Researchers have demonstrated the effectiveness of using algorithms that analyze electronic health records (EHRs) to help physicians identify patients at risk for HIV who may benefit from preexposure prophylaxis (PrEP), which significantly reduces the risk of getting HIV. The studies, which were supported by the National Institute of Mental Health (NIMH) and the National Institute of Allergy and Infectious Diseases (NIAID), part of the National Institutes of Health, advance a novel method that can help clinicians identify individuals most in need of PrEP. The two studies were published today in The Lancet HIV.
The development of innovative tools to increase PrEP use and adherence in the United States is crucial to our efforts to end the HIV epidemic. Identifying individuals who may benefit from PrEP is a major challenge for clinicians, and this is an important advance that could help improve PrEP delivery and use.”
Dianne Rausch, Ph.D., director of the NIMH Division of AIDS Research
PrEP is a strategy in which healthy people routinely take one or more antiretroviral drugs to reduce their risk of getting HIV. It is highly effective for reducing the risk of HIV acquisition, yet it remains greatly underutilized. The Centers for Disease Control and Prevention estimates that as many as 1.1 million Americans may be candidates for PrEP use–but, in 2016, only an estimated 78,360 (about 7%) were prescribed PrEP medication.
Physicians may underprescribe PrEP due to a lack of time or skills to adequately assess patients for HIV risk. In other instances, physicians may be unfamiliar with PrEP or consider it outside their purview to prescribe.
“The incorporation of automatic screening algorithms into EHRs could help busy clinicians identify and assess patients who may benefit from PrEP more efficiently, and empower them to prescribe PrEP more frequently,” said study author Douglas Krakower, M.D., of Beth Israel Deaconess Medical Center and Harvard Medical School.
In two large-scale studies, which used EHRs from large health systems in Massachusetts and California, researchers created and tested algorithms that analyze a rich array of health data and patient information to help clinicians automatically identify those at highest risk for HIV infection and therefore most likely to benefit from PrEP medications.
In the first study, Krakower and colleagues used machine learning to create an HIV prediction algorithm using 2007-2015 EHR data from more than 1 million patients attending Atrius Health, a large healthcare system in Massachusetts. The model used variables in the EHRs such as diagnosis codes for HIV counseling or sexually transmitted infections (STIs), laboratory tests for HIV or STIs, and prescriptions for medications related to treating STIs. The model was subsequently validated using data from 537,257 patients seen by Atrius Health in 2016, as well as 33,404 patients seen by Fenway Health, a community health center in Boston that specializes in providing healthcare for sexual and gender minorities, between 2011 and 2016. In these validation studies, the prediction algorithm was able to successfully distinguish between patients who did or did not acquire HIV, and between patients who did or did not receive a PrEP prescription, with high precision.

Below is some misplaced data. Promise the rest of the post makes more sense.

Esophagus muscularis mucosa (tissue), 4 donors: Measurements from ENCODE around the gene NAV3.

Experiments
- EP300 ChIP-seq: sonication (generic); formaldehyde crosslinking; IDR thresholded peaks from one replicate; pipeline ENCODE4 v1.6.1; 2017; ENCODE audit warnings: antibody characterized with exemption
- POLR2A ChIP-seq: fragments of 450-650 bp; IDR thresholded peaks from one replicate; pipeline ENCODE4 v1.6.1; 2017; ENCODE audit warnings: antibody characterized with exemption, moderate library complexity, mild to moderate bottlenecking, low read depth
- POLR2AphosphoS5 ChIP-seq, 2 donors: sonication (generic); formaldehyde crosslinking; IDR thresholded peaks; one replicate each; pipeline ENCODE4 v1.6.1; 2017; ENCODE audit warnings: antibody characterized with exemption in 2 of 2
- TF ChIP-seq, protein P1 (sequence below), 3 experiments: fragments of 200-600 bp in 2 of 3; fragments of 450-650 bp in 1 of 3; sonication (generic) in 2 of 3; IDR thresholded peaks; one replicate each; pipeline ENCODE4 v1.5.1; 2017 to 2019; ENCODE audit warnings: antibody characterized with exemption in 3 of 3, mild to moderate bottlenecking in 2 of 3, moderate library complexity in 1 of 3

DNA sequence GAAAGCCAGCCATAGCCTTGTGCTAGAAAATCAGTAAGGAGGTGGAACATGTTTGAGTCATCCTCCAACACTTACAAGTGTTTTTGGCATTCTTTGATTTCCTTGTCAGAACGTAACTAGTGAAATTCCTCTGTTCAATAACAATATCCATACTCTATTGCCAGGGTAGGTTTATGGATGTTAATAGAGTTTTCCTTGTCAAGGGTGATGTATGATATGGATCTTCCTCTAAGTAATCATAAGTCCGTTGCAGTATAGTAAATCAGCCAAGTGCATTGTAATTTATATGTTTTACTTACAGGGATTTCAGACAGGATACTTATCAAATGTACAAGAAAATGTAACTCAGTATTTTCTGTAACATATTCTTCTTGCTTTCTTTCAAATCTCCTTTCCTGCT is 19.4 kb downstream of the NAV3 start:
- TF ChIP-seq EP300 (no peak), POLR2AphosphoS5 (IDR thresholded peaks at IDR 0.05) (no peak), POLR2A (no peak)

The researchers discovered many potential missed opportunities to prescribe PrEP. For example, more than 9,500 people in the 2016 dataset had particularly high risk scores from the prediction algorithm and lacked prior PrEP prescriptions.
According to Krakower, “A striking outcome is that our analysis suggests nearly 40% of new HIV cases could potentially have been averted had clinicians received alerts to discuss and offer PrEP to their patients with the highest 2% of risk scores.”
The second study, led by Julia Marcus, Ph.D., of Harvard Medical School and Harvard Pilgrim Health Care Institute, with Krakower and colleagues, scaled-up this prediction approach by using the EHRs of more than 3.7 million patients receiving outpatient services from Kaiser Permanente Northern California. They developed a model to predict HIV incidence using data from patients who entered the Kaiser Permanente system between 2007 and 2014, and they validated the model on data from patients who had entered the Kaiser Permanente system between 2015 and 2017. The model used variables in the EHRs such as high-risk sexual behavior indications, HIV and STI testing frequency, and STI diagnoses and treatments.
“Our model was able to identify nearly half of the incident HIV cases among males by flagging only 2% of the general patient population,” Marcus said. “Embedding our algorithm into the Kaiser Permanente EHR could prompt providers to discuss PrEP with patients who are most likely to benefit.”
Both studies are among the first to demonstrate that EHR-based prediction algorithms can effectively identify individuals in general populations who are at high risk for HIV and potential candidates for PrEP. These models offer clinicians an important new tool to reduce new HIV infections. Future research will continue the development of these predictive models and discover the best ways to integrate them with healthcare systems to improve PrEP use and prevent HIV infections.